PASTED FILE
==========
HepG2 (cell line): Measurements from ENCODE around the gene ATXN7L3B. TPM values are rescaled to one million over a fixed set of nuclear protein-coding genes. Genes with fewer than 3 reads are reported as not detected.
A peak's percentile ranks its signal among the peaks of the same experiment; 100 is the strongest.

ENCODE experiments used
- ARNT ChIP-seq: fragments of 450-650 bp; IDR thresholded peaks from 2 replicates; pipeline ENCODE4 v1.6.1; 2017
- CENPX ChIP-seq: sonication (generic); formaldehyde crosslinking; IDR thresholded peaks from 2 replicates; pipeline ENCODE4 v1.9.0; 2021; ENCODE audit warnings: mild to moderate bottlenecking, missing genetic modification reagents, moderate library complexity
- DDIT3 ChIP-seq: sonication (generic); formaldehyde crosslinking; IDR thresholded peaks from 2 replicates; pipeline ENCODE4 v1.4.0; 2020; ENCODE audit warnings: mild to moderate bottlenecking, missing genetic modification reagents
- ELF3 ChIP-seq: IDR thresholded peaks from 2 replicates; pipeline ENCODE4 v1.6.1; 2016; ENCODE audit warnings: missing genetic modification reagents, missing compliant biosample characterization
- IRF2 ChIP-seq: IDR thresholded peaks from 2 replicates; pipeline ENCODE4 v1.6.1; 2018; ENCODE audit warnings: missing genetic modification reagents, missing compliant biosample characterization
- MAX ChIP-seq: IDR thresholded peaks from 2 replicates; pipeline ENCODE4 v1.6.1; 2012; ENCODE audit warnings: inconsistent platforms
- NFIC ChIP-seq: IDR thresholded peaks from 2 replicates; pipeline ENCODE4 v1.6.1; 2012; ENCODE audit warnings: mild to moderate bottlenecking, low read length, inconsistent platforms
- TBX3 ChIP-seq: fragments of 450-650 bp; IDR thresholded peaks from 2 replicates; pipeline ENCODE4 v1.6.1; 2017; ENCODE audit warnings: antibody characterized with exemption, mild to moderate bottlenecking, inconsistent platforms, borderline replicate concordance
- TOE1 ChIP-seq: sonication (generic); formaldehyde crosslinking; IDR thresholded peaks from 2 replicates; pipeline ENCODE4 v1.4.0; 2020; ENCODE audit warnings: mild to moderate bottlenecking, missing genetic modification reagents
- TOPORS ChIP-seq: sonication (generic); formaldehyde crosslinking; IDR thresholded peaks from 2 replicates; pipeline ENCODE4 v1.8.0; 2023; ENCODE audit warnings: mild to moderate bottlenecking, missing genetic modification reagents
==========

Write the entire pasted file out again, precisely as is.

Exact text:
HepG2 (cell line): Measurements from ENCODE around the gene ATXN7L3B. TPM values are rescaled to one million over a fixed set of nuclear protein-coding genes. Genes with fewer than 3 reads are reported as not detected.
A peak's percentile ranks its signal among the peaks of the same experiment; 100 is the strongest.

ENCODE experiments used
- ARNT ChIP-seq: fragments of 450-650 bp; IDR thresholded peaks from 2 replicates; pipeline ENCODE4 v1.6.1; 2017
- CENPX ChIP-seq: sonication (generic); formaldehyde crosslinking; IDR thresholded peaks from 2 replicates; pipeline ENCODE4 v1.9.0; 2021; ENCODE audit warnings: mild to moderate bottlenecking, missing genetic modification reagents, moderate library complexity
- DDIT3 ChIP-seq: sonication (generic); formaldehyde crosslinking; IDR thresholded peaks from 2 replicates; pipeline ENCODE4 v1.4.0; 2020; ENCODE audit warnings: mild to moderate bottlenecking, missing genetic modification reagents
- ELF3 ChIP-seq: IDR thresholded peaks from 2 replicates; pipeline ENCODE4 v1.6.1; 2016; ENCODE audit warnings: missing genetic modification reagents, missing compliant biosample characterization
- IRF2 ChIP-seq: IDR thresholded peaks from 2 replicates; pipeline ENCODE4 v1.6.1; 2018; ENCODE audit warnings: missing genetic modification reagents, missing compliant biosample characterization
- MAX ChIP-seq: IDR thresholded peaks from 2 replicates; pipeline ENCODE4 v1.6.1; 2012; ENCODE audit warnings: inconsistent platforms
- NFIC ChIP-seq: IDR thresholded peaks from 2 replicates; pipeline ENCODE4 v1.6.1; 2012; ENCODE audit warnings: mild to moderate bottlenecking, low read length, inconsistent platforms
- TBX3 ChIP-seq: fragments of 450-650 bp; IDR thresholded peaks from 2 replicates; pipeline ENCODE4 v1.6.1; 2017; ENCODE audit warnings: antibody characterized with exemption, mild to moderate bottlenecking, inconsistent platforms, borderline replicate concordance
- TOE1 ChIP-seq: sonication (generic); formaldehyde crosslinking; IDR thresholded peaks from 2 replicates; pipeline ENCODE4 v1.4.0; 2020; ENCODE audit warnings: mild to moderate bottlenecking, missing genetic modification reagents
- TOPORS ChIP-seq: sonication (generic); formaldehyde crosslinking; IDR thresholded peaks from 2 replicates; pipeline ENCODE4 v1.8.0; 2023; ENCODE audit warnings: mild to moderate bottlenecking, missing genetic modification reagents